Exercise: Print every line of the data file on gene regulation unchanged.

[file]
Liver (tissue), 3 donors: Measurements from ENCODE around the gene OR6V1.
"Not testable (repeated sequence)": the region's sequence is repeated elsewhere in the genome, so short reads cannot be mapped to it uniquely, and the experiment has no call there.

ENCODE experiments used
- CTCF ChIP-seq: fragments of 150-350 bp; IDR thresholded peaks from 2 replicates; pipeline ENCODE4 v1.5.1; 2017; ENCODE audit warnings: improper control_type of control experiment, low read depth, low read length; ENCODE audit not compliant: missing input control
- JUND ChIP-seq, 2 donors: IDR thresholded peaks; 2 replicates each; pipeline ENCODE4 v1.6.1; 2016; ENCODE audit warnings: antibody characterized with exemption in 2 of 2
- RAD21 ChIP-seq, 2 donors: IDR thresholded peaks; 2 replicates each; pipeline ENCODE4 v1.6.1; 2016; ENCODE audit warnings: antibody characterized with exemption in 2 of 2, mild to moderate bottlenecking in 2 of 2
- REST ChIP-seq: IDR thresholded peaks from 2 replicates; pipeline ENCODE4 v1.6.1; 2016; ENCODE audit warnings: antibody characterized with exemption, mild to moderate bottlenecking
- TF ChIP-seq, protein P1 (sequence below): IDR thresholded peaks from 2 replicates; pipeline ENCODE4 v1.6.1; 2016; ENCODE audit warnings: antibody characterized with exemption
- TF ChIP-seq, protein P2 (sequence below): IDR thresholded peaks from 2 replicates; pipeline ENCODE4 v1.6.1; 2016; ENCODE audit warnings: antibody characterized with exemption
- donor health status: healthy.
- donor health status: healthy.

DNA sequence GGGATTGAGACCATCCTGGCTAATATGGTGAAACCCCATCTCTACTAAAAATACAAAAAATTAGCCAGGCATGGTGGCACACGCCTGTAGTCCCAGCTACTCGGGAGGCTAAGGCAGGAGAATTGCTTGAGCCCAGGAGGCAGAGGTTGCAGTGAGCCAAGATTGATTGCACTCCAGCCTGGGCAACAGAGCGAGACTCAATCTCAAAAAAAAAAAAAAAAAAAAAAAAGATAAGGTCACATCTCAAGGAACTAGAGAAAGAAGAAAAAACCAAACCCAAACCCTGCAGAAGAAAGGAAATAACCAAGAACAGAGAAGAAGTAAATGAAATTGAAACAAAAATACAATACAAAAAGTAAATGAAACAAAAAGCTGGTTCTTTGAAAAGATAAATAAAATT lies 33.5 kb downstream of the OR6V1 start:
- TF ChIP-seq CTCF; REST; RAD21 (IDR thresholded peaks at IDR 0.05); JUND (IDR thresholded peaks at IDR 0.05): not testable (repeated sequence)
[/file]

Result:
Liver (tissue), 3 donors: Measurements from ENCODE around the gene OR6V1.
"Not testable (repeated sequence)": the region's sequence is repeated elsewhere in the genome, so short reads cannot be mapped to it uniquely, and the experiment has no call there.

ENCODE experiments used
- CTCF ChIP-seq: fragments of 150-350 bp; IDR thresholded peaks from 2 replicates; pipeline ENCODE4 v1.5.1; 2017; ENCODE audit warnings: improper control_type of control experiment, low read depth, low read length; ENCODE audit not compliant: missing input control
- JUND ChIP-seq, 2 donors: IDR thresholded peaks; 2 replicates each; pipeline ENCODE4 v1.6.1; 2016; ENCODE audit warnings: antibody characterized with exemption in 2 of 2
- RAD21 ChIP-seq, 2 donors: IDR thresholded peaks; 2 replicates each; pipeline ENCODE4 v1.6.1; 2016; ENCODE audit warnings: antibody characterized with exemption in 2 of 2, mild to moderate bottlenecking in 2 of 2
- REST ChIP-seq: IDR thresholded peaks from 2 replicates; pipeline ENCODE4 v1.6.1; 2016; ENCODE audit warnings: antibody characterized with exemption, mild to moderate bottlenecking
- TF ChIP-seq, protein P1 (sequence below): IDR thresholded peaks from 2 replicates; pipeline ENCODE4 v1.6.1; 2016; ENCODE audit warnings: antibody characterized with exemption
- TF ChIP-seq, protein P2 (sequence below): IDR thresholded peaks from 2 replicates; pipeline ENCODE4 v1.6.1; 2016; ENCODE audit warnings: antibody characterized with exemption
- donor health status: healthy.
- donor health status: healthy.

DNA sequence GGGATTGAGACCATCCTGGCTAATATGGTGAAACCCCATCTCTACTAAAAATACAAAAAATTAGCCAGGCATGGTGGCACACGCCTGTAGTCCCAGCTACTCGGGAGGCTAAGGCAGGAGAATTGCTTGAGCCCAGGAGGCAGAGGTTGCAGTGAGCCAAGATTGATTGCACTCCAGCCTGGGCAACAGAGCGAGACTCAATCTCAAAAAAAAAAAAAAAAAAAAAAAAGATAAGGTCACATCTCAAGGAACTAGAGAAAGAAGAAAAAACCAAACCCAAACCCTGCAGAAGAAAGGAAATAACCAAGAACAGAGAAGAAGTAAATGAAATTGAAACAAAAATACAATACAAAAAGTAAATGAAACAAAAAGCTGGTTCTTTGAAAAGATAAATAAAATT lies 33.5 kb downstream of the OR6V1 start:
- TF ChIP-seq CTCF; REST; RAD21 (IDR thresholded peaks at IDR 0.05); JUND (IDR thresholded peaks at IDR 0.05): not testable (repeated sequence)